HEADS UP – THERE BE DON’T BREATHE SPOILERS HERE
Here’s the Cliff’sNotes version of Don’t Breathe: Detroit sucks. An entire generation in the town is being left behind. As such, when three young, small time robbers in the area – Alex (Dylan Minnette), Rocky (Jane Levy) and Money (Daniel Zovatto) – get word that a blind war veteran (Stephen Lang) might be sitting on a lucrative court settlement related to the death of his daughter they see it as an easy score and clear ticket to a better life. Predictably, though, the robbery doesn’t go according to plan because a blind war veteran is still, well, a war veteran with stunning strength and considerable survival skills. Trapped in his house, the trio of wayward teens try not to make any noise while plotting their escape. Sometimes their breathing gives them away. Other times not so much. But, damn, that blind dude is seriously scary. The end.
Sounds pretty good, right? While most of Hollywood is pre-occupied with spending hundreds and hundreds of millions just to make millions, little movies like Don’t Breathe keep finding their way through the cracks, making the most of microbudgets by minimizing the number of people in the cast and locations used. This is the golden age of the one-house-movie wonders. As such, Don’t Breathe isn’t even the best home-invasion thriller centered around a person with a disability I saw this week. That honor goes to Netflix’s Hush. Still, Don’t Breathe is more than good for grip-the-edge-of-your-seat tension with a couple of genuine scares along the way.
But that wasn’t enough for writer-director Fede Alvarez, who I only know from his Evil Dead remake. In his hands, there is more to Don’t Breathe than a general “it’s like that type of movie you’ve already seen a bunch of times except this time the guy is blind” hook. It frequently subverts genre expectations (e.g., there’s a mean dog that doesn’t die) and keeps you guessing (e.g, the blind man keeps popping up where you’d least expect him to), but more intriguingly it’s also secretly building to two major twists, both of which shock and awe before inducing a skeptical, “Wait, what the fuck?”
Vanity Fair explained the twists in more detail:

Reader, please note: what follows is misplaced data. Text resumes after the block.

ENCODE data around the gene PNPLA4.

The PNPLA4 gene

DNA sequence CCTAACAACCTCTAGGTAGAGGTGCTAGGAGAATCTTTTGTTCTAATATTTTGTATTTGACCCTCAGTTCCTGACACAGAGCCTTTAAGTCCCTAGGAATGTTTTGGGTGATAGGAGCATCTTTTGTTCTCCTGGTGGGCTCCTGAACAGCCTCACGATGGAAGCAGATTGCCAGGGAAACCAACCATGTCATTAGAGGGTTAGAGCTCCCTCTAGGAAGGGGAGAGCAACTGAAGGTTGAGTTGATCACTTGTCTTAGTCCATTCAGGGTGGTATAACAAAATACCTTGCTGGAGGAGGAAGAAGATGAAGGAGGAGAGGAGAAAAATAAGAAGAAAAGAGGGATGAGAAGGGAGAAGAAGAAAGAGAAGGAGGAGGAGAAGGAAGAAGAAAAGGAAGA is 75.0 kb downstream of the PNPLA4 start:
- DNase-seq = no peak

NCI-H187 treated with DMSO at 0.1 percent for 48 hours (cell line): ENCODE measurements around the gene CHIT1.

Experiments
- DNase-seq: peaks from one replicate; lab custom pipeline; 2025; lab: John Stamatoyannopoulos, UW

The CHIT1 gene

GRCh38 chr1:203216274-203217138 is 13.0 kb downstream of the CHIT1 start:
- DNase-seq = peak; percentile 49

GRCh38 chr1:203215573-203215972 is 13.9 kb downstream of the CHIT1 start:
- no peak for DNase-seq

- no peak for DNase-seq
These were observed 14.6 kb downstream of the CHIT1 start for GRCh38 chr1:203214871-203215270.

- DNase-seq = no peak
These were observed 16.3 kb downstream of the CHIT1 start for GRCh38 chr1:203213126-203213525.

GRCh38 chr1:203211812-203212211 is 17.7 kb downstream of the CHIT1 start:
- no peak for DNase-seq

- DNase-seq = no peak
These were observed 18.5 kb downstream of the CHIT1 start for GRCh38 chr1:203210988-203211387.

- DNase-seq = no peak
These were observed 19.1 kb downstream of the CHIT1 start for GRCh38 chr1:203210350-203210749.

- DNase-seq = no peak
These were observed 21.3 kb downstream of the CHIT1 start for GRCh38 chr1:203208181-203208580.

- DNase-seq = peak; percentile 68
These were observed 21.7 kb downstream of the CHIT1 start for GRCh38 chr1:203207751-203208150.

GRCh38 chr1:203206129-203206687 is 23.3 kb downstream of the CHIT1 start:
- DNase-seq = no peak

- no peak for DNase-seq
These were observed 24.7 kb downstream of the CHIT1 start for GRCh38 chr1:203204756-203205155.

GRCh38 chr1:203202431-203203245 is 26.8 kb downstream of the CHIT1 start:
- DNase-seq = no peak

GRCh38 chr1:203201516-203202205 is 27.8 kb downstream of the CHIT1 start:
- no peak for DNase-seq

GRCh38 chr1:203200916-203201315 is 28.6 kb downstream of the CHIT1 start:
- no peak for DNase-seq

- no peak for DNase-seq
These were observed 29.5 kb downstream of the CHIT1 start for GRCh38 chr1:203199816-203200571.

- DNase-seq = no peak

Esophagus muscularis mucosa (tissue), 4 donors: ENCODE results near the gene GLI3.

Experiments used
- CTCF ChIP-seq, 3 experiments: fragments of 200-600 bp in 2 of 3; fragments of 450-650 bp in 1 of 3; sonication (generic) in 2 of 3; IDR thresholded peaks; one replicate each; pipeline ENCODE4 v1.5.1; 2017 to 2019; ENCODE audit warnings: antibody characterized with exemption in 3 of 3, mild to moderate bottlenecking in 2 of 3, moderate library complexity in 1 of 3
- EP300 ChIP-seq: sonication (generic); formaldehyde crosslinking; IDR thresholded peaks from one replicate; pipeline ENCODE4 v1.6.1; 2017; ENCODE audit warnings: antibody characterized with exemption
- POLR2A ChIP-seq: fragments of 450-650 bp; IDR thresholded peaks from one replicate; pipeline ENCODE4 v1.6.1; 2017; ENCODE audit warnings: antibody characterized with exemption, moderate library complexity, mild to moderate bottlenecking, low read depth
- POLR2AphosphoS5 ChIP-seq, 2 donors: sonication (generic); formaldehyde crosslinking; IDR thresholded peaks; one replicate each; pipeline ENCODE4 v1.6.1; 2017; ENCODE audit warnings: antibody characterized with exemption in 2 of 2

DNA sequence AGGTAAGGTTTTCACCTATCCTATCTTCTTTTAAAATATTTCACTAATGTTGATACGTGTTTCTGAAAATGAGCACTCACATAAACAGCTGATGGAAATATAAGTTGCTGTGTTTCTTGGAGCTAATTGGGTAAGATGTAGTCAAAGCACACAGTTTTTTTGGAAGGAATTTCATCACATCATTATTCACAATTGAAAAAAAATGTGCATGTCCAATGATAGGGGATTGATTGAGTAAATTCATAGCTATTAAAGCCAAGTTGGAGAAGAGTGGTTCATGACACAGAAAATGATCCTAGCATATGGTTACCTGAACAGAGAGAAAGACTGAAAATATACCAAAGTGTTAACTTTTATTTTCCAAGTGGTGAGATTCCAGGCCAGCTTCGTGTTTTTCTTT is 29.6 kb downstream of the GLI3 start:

While Alvarez manages to sustain tension from beginning to end, he does veer into some unfortunately ridiculous territory when Rocky and Alex learn that the blind man has been keeping his daughter’s (accidental) killer hostage—and, later, that he’s impregnated her with frozen sperm via a turkey baster, which he also plans to use on Rocky. The first revelation is surprising, but believable; the second one, though, is a step too far.
Squirmy laughter erupted through an early screening’s audience during a close-up shot of the semen, and as the man lumbered over to Rocky, cutting through her clothing with scissors. But whatever thrills some found in the gag, its tone didn’t match the film’s otherwise subdued, ominous approach. Not to mention the questions it prompted: When did this man started storing his sperm? How much time has he spent studying the finer points of ovulation cycles? How many girls Rocky’s age still wander around without birth control? Thankfully, Rocky never falls victim after all: Alex shows up to save the day, resurrected thanks to a clever camera trick that made it look like he’d died earlier
I saw the film with WeMinoredInFilm co-founder Julianne, who now works as a nurse, and she was quick to explain all of the problems with the medical logic of the blind man’s plan (I remember her using the phrase “pre-natal vitamins” among many others). Also, we weren’t entirely clear on whether or not the blind man had similarly used this turkey baster on his daughter’s killer. He talks about not being a rapist, and seemed to imply he had sex with the other girl in exchange for promising to release her after carrying his baby to term. With Rocky, his impatience and frustration led him to behave more forcefully. However, if we misread the scene, and he did indeed use the turkey baster on the other girl that would at least explain why he has everything ready to go so quickly for Rocky.